We Shall Not be Moved
By Ruby Crabbe

(Used by permission from the Old Huntsville Magazine.)

When I was a youngster growing up in Dallas Village, so many things happened it would be hard for me to remember them all. But some events I'll never forget, like the "Famous Strike" at Dallas Textile Mills.

The picket line in front of the mill was long and the strikers were tired. Some of them carried large banners proclaiming the strike and warning people not to cross the picket line. I can't remember who all took part in cooking food for the strikers but I do know that my mother, Josie Allen, did. My step Dad, Mr. Lonnie Allen, took part in the cooking also.

Every day at noon he and Mama would fix hamburgers and coffee for the strikers. Now when I say hamburgers - I mean it would be such a large sack full it would be hard for us kids to even carry. Plus, we carried a pot that held three or four gallons of hot steaming coffee.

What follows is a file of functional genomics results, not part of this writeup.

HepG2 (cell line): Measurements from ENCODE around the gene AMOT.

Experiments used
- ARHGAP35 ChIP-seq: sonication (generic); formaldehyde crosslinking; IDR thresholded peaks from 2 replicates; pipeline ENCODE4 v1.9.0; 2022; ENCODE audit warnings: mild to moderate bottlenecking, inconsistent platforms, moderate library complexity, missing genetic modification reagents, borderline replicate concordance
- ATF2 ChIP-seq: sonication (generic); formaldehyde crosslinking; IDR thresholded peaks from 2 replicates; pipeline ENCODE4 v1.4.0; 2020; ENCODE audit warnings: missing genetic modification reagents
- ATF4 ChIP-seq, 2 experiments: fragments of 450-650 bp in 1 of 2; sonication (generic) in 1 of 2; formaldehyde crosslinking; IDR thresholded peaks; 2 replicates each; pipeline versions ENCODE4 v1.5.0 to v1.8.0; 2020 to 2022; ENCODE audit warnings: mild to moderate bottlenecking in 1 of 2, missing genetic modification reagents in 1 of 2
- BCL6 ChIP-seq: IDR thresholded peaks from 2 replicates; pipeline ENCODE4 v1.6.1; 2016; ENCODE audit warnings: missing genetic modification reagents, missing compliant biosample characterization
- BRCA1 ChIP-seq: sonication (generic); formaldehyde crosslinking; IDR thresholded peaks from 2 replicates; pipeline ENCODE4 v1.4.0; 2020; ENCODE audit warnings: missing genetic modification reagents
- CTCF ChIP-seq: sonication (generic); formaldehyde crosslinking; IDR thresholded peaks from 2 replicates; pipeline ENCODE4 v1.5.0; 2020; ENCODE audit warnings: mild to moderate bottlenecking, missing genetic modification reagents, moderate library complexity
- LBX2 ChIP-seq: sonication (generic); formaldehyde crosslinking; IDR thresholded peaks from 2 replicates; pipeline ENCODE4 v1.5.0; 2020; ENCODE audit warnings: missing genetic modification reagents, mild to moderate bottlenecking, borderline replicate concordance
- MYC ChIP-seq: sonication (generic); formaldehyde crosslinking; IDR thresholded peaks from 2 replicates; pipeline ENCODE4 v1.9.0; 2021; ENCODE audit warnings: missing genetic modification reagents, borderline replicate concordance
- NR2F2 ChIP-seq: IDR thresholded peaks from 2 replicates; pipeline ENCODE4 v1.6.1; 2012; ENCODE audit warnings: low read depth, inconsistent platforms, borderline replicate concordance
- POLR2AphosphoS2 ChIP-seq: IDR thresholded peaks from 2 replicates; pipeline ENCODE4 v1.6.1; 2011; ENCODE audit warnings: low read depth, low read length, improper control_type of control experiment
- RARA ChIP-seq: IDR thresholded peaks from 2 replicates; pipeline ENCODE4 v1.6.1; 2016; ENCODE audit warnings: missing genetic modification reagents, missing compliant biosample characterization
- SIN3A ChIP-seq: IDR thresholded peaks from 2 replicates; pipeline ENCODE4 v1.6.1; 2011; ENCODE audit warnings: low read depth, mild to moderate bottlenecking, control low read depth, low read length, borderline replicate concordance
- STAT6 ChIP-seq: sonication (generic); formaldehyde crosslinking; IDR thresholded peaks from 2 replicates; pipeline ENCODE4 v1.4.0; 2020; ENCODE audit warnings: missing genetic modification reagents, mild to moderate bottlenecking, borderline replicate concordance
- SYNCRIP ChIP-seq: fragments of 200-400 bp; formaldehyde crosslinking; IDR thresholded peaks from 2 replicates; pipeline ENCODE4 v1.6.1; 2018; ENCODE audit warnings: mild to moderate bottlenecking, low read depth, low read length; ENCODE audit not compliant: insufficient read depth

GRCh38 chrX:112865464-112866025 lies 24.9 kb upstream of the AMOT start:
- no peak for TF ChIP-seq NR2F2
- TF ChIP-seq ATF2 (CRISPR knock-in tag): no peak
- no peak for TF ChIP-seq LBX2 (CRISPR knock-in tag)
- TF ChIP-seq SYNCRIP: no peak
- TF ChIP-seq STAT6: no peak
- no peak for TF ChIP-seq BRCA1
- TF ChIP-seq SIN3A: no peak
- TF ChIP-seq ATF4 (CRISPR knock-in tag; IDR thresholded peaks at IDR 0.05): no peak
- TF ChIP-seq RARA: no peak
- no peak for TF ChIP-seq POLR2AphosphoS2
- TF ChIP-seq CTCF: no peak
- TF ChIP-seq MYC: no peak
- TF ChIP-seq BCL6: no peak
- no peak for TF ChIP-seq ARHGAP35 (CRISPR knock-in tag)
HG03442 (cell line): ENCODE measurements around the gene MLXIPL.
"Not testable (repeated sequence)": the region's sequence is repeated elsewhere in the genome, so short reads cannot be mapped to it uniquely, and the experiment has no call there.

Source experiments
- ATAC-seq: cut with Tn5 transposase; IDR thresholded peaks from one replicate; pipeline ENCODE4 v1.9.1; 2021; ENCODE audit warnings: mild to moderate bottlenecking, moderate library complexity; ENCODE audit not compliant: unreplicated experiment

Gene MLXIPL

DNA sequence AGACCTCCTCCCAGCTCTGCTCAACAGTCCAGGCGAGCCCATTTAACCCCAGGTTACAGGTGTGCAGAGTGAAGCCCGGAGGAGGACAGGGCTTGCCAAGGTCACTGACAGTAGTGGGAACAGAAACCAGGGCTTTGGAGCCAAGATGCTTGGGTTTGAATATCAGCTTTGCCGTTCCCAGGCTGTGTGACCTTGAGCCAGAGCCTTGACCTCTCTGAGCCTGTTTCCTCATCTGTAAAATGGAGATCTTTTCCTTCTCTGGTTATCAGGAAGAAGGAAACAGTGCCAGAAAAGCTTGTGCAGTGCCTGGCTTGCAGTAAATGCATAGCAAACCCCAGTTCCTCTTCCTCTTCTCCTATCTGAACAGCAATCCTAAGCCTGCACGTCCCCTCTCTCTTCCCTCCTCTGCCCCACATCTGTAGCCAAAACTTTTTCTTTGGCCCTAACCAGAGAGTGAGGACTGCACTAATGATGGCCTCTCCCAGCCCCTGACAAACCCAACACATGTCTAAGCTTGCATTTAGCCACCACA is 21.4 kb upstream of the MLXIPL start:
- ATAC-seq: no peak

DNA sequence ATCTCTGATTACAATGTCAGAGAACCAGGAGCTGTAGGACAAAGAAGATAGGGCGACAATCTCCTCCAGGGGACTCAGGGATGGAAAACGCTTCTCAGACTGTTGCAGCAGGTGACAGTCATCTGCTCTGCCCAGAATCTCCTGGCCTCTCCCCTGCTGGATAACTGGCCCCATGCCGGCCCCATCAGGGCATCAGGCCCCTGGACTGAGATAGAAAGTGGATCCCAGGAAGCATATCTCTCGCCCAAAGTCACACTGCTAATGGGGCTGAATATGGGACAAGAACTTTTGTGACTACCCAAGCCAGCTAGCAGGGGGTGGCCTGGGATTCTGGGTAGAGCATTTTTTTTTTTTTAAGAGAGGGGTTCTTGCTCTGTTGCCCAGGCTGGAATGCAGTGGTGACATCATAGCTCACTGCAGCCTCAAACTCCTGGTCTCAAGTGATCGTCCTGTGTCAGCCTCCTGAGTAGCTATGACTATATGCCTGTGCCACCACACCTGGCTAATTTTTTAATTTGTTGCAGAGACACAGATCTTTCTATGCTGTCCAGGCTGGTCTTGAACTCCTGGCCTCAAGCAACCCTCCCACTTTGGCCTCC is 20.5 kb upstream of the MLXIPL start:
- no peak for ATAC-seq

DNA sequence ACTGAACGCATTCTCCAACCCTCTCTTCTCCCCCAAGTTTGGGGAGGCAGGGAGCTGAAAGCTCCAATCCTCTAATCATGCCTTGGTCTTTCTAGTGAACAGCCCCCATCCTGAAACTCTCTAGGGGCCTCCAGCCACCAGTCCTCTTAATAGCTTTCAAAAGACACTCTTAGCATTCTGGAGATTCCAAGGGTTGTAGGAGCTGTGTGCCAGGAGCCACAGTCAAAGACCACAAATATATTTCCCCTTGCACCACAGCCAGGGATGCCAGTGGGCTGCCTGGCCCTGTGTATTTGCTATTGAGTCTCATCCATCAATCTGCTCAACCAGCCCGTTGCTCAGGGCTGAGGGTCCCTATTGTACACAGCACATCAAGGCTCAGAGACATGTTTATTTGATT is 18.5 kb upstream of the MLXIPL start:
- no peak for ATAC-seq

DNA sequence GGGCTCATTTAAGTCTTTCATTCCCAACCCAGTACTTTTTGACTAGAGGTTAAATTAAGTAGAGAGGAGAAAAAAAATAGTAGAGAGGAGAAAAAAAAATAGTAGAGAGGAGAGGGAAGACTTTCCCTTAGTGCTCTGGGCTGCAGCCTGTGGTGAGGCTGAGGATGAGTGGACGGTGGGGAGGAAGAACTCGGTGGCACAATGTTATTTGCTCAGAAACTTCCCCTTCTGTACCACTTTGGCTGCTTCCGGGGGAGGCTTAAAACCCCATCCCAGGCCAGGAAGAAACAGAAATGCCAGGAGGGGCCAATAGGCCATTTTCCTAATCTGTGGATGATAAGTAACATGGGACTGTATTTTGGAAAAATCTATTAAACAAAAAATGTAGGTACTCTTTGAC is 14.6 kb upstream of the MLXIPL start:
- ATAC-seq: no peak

I remember one night several of the union members had a meeting at this certain house. During the meeting someone spoke up and said, "Boy, what would I give right now if I had all the good fried chicken I could eat!" At that remark the lady of the house got up and excused herself from the meeting.

It wasn't long before the odor of good fried chicken just filled the house. It appeared that three good-sized fryers had been roosting on a water pipe right outside the back door. Don't know whose chickens they were but they were never seen again on the roost.

I remember the union members and the nonunion members having a little get-to-together on 5th Street, now known as Andrew Jackson Way. The union members were on one side of the street, the nonunion members on the other. On the union side a large platform had been erected, and on top of it was what appeared to be a machine gun. Don't know if it was the real thing or not, but a lot of the people didn't hang around long enough to find out. And on top of that platform stood Bill Jaco. He was singing loud and clear, "We shall not be moved." That song generated a lot of angry offensive yells, but did that bother Brother Bill? No, it only made him sing louder and louder, "We Shall Not Be Moved!"


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